Factory Theatre, July 2000
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CRIMSON VEIL PRESS:
Crimson Veil article: Eye, June 8, 2000
Crimson Veil Advertisement in Eye June 2000
in the middle
characters carry low-tech Crimson Veil
THE CRIMSON VEIL
Featuring Paul Braunstein, Kevin Dennis,
Naomi Emmerson, Kelly McIntosh, Julain Molnar, Michael McManus. Written and
composed by Allen Cole. Book by Glen Cairns, Allen Cole. Directed by Leah
Cherniak. To July 9. Factory Theatre, 125 Bathurst. 504-4471. ***
The Crimson Veil sets out to revive a dying genre -- the non-mega-musical fuelled by
clever, catchy music, witty lyrics, strong plot, solid performances and the kind
of old-fashioned stage magic that relies more on fabric and trapdoors than
electronics. And it succeeds at all of these things, providing engaging
entertainment with an anachronistic feel.
plot is based on Italian fairy tales. Bruno (Kevin Dennis) is a young human who
lives in the forest with his father and spends his days practising the clarinet.
Bellinda is a fairy princess who falls in love with Bruno while wandering the
forest disguised as a deer. Both have parents who disapprove and sow distrust
between them -- which, aided by two omniverousy lustful evil fairies, causes the
trials that separate the young lovers again and again.
being a fairy tale, of course, the couple has to learn about evil and
manipulation and human suffering before they can marry. And it's impressive
that, although strictly archetypal in the way it unfolds,
The Crimson Veil story held not only my attention but that of the
seven-year-old critic who accompanied me -- for over two hours. He liked the
fact that the plot kept moving along, and by the second act I noticed I really
cared about the characters.
The Crimson Veil was first presented in a recital format, and it's clear that the
development time went into music and book rather than staging. There is
consistently resourceful use of props, and director Leah Cherniak (Theatre
Columbus) has injected some clever physical devices by morphing the human with
the mechanical (Julain Molnar portrays a prophetic clock; and at one point
Dennis becomes a statue that, like a wind-up toy, sings its sad story when its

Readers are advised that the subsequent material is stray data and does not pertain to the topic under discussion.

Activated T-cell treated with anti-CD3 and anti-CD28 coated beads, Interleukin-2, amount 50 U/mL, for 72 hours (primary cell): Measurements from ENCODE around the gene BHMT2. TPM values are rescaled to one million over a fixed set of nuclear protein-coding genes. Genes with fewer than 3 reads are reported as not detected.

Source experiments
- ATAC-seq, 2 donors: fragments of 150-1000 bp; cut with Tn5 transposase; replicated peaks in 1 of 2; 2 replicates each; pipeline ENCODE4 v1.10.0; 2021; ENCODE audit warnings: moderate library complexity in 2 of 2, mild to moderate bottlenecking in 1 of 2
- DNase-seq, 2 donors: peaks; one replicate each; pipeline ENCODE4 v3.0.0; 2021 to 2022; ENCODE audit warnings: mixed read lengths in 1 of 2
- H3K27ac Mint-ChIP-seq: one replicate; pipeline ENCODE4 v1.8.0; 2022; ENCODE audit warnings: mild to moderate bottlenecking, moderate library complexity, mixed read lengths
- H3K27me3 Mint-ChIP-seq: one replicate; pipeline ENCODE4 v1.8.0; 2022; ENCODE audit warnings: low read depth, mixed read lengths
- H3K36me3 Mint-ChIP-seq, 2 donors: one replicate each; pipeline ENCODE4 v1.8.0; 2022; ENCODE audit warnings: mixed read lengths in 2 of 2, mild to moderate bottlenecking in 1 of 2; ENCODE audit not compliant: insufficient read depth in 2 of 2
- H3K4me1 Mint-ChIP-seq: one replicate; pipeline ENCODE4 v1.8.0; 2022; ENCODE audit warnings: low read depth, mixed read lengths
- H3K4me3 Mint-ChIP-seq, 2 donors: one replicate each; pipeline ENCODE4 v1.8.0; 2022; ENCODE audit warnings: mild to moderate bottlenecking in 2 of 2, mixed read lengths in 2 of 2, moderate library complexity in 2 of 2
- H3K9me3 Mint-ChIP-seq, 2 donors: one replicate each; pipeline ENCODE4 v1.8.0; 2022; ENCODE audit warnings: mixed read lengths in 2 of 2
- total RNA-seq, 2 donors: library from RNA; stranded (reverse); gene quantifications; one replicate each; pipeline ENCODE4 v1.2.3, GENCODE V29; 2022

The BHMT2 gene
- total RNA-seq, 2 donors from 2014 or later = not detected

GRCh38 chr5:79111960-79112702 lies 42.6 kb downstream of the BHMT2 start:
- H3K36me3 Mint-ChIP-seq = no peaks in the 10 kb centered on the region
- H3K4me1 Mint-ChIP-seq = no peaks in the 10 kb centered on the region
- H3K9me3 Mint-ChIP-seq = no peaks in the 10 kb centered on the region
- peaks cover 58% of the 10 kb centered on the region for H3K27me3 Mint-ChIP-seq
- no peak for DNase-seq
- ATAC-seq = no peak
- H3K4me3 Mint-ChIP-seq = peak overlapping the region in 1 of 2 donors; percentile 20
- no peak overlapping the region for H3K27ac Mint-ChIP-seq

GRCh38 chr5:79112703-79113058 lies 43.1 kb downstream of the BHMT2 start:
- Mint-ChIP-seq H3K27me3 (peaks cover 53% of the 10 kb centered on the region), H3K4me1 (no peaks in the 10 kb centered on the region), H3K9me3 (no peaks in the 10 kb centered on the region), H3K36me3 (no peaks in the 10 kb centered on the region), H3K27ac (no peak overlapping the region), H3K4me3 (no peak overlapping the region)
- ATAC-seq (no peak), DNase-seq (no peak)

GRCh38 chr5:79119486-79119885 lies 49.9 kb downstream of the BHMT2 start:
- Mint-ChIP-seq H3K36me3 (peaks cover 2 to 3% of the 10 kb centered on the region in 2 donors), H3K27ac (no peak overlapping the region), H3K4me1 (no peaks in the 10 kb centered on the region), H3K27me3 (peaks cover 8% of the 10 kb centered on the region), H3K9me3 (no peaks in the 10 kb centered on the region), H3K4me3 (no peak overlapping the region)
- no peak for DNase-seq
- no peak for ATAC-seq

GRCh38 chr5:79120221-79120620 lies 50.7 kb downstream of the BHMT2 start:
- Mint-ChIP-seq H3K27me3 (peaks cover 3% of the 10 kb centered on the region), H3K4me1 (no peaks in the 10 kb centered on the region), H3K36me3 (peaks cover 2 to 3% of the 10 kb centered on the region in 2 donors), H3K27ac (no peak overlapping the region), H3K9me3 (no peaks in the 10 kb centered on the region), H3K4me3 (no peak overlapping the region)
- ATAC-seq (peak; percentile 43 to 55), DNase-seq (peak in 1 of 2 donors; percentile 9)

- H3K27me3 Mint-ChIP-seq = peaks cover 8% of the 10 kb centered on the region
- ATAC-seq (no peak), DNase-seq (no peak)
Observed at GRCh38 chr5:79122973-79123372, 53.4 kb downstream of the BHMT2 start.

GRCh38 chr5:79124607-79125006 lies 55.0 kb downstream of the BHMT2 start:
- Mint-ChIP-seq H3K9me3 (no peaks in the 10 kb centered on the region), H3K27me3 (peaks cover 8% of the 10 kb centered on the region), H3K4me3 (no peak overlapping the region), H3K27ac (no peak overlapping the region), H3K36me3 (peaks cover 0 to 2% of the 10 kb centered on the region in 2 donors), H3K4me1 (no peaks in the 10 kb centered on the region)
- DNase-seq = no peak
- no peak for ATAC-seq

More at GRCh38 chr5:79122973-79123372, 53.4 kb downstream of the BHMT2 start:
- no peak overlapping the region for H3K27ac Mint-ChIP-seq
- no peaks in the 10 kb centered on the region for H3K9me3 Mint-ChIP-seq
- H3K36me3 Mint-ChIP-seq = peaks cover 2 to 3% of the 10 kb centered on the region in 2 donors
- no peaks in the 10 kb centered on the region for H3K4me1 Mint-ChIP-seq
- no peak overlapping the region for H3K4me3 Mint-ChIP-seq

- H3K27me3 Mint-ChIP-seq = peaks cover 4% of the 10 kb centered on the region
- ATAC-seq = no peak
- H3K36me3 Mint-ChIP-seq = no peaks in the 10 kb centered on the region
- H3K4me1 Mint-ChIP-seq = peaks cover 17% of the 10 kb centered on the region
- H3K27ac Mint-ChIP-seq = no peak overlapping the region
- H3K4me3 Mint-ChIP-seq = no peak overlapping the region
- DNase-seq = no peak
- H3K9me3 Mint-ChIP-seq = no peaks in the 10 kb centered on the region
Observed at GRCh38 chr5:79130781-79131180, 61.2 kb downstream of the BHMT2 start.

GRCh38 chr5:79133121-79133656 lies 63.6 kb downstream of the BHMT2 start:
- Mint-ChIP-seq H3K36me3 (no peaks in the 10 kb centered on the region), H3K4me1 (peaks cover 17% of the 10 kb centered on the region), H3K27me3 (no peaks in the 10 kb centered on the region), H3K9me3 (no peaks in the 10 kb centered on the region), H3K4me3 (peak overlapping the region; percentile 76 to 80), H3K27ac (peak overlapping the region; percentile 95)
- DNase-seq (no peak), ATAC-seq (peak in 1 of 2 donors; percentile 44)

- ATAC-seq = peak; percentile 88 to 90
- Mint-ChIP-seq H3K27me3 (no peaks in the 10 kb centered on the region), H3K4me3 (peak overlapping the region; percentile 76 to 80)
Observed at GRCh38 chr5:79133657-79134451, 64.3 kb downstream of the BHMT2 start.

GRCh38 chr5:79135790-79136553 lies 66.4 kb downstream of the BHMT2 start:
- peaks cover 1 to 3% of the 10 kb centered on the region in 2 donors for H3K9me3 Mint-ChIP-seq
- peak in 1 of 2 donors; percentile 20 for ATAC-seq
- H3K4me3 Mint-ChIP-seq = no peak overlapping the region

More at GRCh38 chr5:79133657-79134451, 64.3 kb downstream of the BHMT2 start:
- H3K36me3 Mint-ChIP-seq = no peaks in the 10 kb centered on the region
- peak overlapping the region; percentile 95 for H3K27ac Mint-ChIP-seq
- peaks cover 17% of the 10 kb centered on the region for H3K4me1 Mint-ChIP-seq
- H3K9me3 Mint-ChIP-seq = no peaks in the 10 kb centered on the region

face is blown on).
The house was full for this matinee performance, and the audience left happy. Still, I have to wonder about the ultimate fate of musicals like this, which occupy a funny middle ground. Too light for those who seek out "serious" performance, The Crimson Veil may just be too quietly well-made to compete with the high-adrenaline wonders of the mega-musical. -- REBECCA TODD </contributors/rebecca_todd/>
NOW MAGAZINE REVIEW BY GLENN SUMI
Veil too constricting
By Glenn Sumi
CRIMSON VEIL, written and composed by Allen Cole, book by Cole and Glen Cairns,
with additional lyrics by James Fagan Tait, directed by Leah Cherniak, with Paul
Braunstein, Kevin Dennis, Naomi Emmerson, Kelly McIntosh, Julain Molnar and
Michael McManus. Presented by Factory Theatre in association with Divining Rod
Productions at the Factory (125 Bathurst). Runs to July 9, Tuesday-Saturday at 8
pm, matinee Sunday 2 pm. $19-$27, Sunday pwyc. 504-9971. Rating: NNN
Veil too constricting
At two and a half melody
less, repetitive hours, Allen Cole and Glen Cairns's The Crimson Veil feels like
a designer straitjacket. Nice looking, but a tad constricting.
Set in an enchanted Italian forest, this musical fairy tale for
adults tells what happens when a young clarinet-playing mortal named Bruno
(Kevin Dennis) meets and falls in love with a fairy princess (Naomi Emmerson).
Not only are their respective single parents unhappy (Michael McManus and the
always thrilling Julain Molnar), but a pair of incestuous evil faeries (Kelly
McIntosh and Paul Braunstein) are on their tails as well.
Call it A Midsummer Night's Magic Flute, with music and lyrics by
Weill and Brecht.
Derivative? Of course. I have no problem with that. Everything's
derivative. Shallow characters? Yes. This is a fairy tale, not Hamlet.
What's disappointing is how clumsily composer/writer Cole and
co-writer Cairns have put together the book. Motivation in fairy tales is
all-important. Villains want things, heroes stand for something and we all
expect good to triumph over evil.
In The Crimson Veil it's never clear who wants what or why, which
makes the show confusing and puts our sympathies on hold.
Add to this the complete lack of memorable tunes and you've got a
show wandering the forest looking for something to sing about and someone to
Bright patches? Steve Ross's lighting, with its continually changing
solid colour scheme, evokes a fantasy world, while Teresa Przybylski's sets and
costumes bring imaginative life to serpents, faeries and oracular clocks.
Molnar's fairy is given an off-the-page complexity thanks to her
empathy and full-throated mezzo, while McIntosh and Braunstein make up for the
lack of plot by joking around like Angelina Jolie and bro at the Oscars.
NOW | JUN 15 - 21, 2000 | VOL. 19 NO. 42